Speaking of 2019: the first book I read was The Tiger Flu by Larissa Lai, about a new and mysterious virus, and the last one was Meditations by Marcus Aurelius. And yet I wasn’t prepared for 2020, not for a pandemic, and not to take it stoically. Which just confirms my stance on reading, that it does not make one a better person nor prepare one for life’s challenges. It’s just entertainment And That’s Okay.
My reading in 2020 was even less prolific (whether or not it’s as portentous remains to be seen). I read 44 books, a low point in my blogging career, not counting years in which I gave birth. Covid is a simiarly life-altering event, I suppose. I’m relatively unscathed, but not much reading was happening in spring and summer. I still managed to read a few gooders though, and I am hopeful for next year. I even have some plans in mind. Planning ahead: what a concept!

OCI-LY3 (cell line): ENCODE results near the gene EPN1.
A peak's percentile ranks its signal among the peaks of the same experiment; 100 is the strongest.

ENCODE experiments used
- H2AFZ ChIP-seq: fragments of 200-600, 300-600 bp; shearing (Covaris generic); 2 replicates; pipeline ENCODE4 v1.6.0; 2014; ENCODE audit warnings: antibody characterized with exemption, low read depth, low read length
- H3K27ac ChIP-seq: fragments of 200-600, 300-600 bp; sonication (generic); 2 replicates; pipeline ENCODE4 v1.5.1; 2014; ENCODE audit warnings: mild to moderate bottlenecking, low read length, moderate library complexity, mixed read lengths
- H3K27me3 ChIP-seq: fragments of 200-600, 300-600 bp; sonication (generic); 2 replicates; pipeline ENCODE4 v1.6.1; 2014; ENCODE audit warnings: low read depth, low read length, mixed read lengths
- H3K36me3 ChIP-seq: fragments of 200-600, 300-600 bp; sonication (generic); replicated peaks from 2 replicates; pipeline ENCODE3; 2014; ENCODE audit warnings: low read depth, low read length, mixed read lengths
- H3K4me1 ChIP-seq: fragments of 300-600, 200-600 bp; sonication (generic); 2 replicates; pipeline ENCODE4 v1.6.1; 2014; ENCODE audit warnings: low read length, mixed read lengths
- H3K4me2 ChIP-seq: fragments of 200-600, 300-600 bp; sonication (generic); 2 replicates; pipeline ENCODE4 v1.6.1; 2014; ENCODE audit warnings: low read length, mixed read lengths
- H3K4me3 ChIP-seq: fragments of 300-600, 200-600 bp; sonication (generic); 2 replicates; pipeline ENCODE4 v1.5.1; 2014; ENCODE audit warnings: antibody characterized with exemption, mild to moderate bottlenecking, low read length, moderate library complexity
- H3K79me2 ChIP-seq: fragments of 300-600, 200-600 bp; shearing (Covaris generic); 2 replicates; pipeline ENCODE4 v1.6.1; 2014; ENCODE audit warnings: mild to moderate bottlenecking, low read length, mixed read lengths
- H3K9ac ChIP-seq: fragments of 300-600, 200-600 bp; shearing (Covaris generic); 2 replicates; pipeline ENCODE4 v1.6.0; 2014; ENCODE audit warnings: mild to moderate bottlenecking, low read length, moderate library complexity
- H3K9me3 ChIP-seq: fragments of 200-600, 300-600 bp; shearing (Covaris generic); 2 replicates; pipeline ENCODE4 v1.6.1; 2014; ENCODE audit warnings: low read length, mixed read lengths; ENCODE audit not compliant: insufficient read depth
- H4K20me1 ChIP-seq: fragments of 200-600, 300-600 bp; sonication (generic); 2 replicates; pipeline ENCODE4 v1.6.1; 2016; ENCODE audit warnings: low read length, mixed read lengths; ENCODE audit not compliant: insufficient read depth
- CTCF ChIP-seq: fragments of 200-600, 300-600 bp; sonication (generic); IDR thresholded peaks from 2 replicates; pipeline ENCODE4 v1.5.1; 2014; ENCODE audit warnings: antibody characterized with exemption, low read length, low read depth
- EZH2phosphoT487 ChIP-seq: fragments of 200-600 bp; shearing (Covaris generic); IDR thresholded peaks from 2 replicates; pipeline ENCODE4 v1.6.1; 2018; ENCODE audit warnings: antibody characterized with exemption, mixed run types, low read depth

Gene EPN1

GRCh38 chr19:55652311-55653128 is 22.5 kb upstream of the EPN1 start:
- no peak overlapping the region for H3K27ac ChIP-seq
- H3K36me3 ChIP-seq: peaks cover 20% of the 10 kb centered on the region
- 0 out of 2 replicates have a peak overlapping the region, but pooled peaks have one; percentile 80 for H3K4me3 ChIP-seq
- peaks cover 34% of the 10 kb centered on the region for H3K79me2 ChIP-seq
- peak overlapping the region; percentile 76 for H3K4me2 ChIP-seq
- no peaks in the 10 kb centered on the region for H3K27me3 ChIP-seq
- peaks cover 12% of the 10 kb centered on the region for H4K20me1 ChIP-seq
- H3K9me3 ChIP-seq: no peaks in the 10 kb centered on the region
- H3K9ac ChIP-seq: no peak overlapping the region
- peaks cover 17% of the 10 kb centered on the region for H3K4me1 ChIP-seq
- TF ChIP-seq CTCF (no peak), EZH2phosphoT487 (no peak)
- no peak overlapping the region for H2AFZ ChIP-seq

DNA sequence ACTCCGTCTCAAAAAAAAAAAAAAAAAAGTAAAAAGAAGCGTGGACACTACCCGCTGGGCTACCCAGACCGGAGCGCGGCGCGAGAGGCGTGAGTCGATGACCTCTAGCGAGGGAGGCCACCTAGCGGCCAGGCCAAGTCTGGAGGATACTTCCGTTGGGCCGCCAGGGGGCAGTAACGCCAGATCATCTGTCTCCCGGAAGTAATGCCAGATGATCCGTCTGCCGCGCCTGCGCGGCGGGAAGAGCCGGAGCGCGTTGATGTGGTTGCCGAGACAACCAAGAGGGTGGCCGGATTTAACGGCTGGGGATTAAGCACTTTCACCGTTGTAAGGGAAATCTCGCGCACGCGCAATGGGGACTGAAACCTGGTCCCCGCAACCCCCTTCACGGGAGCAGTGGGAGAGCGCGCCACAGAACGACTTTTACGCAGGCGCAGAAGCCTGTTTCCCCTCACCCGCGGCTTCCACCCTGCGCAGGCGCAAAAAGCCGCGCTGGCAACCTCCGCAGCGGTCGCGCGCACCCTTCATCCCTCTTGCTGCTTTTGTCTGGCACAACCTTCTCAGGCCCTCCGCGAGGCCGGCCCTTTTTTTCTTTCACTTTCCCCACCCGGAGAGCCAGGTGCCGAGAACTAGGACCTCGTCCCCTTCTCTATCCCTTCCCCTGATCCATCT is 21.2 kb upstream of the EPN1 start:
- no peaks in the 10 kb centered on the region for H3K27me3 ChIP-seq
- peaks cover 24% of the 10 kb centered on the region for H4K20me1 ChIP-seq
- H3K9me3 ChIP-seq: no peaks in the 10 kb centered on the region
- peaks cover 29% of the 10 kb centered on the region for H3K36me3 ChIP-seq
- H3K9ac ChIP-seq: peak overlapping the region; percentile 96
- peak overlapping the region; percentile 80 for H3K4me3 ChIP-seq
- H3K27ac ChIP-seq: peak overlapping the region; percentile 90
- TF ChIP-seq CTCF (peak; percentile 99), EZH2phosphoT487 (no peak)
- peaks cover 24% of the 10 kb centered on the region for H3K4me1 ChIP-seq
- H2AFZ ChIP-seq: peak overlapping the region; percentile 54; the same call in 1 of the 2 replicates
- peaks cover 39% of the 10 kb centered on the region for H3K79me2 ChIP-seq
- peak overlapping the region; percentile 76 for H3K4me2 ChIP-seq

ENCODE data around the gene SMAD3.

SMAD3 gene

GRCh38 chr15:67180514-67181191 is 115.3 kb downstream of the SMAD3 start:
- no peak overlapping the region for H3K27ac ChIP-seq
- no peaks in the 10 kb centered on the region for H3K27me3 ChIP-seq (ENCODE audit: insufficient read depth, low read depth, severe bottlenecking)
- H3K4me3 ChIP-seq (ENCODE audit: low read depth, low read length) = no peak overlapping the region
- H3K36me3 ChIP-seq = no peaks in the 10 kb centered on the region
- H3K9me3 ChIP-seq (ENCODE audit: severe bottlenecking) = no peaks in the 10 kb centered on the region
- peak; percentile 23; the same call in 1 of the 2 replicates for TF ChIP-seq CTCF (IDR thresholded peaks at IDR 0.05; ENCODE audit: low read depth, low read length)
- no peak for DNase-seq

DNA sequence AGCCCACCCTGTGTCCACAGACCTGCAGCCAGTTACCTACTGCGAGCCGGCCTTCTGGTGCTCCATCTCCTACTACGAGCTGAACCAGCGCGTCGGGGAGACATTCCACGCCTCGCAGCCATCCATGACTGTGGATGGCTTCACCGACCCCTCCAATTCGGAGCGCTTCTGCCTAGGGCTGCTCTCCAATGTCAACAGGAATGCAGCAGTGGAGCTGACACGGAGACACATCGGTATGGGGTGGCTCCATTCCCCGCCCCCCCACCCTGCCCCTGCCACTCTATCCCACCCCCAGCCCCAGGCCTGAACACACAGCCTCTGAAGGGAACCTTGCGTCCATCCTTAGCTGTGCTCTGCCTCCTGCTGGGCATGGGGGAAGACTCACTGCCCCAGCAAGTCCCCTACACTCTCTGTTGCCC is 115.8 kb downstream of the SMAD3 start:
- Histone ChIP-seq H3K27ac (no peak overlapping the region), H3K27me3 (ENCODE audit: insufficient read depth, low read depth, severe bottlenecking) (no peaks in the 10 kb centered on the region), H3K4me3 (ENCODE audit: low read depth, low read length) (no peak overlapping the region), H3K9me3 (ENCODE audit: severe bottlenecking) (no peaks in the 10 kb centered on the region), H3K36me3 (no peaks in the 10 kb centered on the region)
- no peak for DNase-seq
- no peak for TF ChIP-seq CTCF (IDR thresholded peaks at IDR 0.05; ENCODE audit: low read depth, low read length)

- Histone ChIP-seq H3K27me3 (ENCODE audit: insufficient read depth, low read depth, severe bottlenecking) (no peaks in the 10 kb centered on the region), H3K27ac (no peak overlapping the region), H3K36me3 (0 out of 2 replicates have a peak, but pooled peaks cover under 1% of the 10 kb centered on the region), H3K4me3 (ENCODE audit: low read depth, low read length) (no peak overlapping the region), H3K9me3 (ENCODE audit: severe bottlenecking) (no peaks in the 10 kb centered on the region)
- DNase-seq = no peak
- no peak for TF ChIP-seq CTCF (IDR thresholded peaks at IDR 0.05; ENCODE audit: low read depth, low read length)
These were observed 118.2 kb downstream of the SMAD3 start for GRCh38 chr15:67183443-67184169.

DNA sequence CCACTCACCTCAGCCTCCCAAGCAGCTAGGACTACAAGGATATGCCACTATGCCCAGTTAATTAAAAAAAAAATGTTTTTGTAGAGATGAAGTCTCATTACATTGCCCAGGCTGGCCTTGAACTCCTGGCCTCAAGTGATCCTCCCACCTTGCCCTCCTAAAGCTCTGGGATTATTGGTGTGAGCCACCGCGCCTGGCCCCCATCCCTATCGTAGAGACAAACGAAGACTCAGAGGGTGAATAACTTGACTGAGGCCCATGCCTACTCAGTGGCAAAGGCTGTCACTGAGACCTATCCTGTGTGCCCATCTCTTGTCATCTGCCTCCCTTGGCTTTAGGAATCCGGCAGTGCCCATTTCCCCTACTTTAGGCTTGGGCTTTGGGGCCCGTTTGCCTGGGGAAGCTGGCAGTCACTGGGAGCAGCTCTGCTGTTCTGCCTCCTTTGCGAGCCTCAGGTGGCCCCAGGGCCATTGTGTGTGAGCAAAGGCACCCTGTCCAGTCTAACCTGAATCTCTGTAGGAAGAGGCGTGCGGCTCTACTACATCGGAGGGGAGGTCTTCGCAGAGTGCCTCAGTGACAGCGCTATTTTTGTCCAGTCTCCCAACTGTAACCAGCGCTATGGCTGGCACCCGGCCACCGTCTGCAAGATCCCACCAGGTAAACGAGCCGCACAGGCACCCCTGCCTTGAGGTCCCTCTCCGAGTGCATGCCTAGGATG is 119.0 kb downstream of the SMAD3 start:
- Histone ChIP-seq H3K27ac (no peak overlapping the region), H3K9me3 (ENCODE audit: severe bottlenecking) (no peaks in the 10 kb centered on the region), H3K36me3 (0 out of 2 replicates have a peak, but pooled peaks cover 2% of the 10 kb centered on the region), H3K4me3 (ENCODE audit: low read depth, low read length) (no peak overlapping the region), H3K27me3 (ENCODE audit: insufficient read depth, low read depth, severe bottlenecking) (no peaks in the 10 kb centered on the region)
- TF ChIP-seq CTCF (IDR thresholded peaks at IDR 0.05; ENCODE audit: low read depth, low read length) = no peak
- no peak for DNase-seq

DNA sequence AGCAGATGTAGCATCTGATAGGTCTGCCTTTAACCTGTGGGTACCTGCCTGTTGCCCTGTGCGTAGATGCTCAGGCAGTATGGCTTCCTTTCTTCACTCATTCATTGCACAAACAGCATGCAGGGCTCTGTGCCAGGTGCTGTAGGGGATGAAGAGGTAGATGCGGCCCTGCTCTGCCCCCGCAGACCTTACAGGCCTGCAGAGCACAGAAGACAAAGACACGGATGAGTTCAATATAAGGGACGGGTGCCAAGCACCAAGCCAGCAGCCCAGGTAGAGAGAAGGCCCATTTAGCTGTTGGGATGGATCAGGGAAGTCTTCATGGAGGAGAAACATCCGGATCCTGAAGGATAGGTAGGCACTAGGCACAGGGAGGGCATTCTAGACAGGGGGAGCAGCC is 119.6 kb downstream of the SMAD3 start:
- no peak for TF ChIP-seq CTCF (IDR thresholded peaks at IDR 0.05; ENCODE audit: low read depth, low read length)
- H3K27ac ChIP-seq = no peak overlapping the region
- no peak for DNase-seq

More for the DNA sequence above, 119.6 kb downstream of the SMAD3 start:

I’m suseptable to seeing tenous connections and patterns in books. I succumbed to this impulse over the summer, drawing conclusions about Paul Beatty’s influences that are not borne out in reality, and I fear I’m about to do it again. Except for one blazing detail, that makes me think I must be right, but I’ll leave that for last…
In Real Life, Brandon Taylor tells the story of Wallace, a Black grad student at an unnamed, mostly-white school that is understood to be the University of Wisconsin-Madison. Wallace’s regular weekend routine of lab work, tennis, and angst is interupted by a last minute invite to a dinner “thing”, which starts out benign enough but soon Wallace finds himself under attack by his so-called friends. The dinner party is the central scene in the novel, and is much celebrated by Taylor’s contemporaries as, well, real, and necessary.
I found it overly dramatic on first read. But then I read Crossing to Safety by Wallace Stegner and wondered whether his late-1930s alcohol-soaked dinner party scene wasn’t the model for Taylor’s 2010s vegan hispter potluck, and if Taylor wasn’t responding directly to it.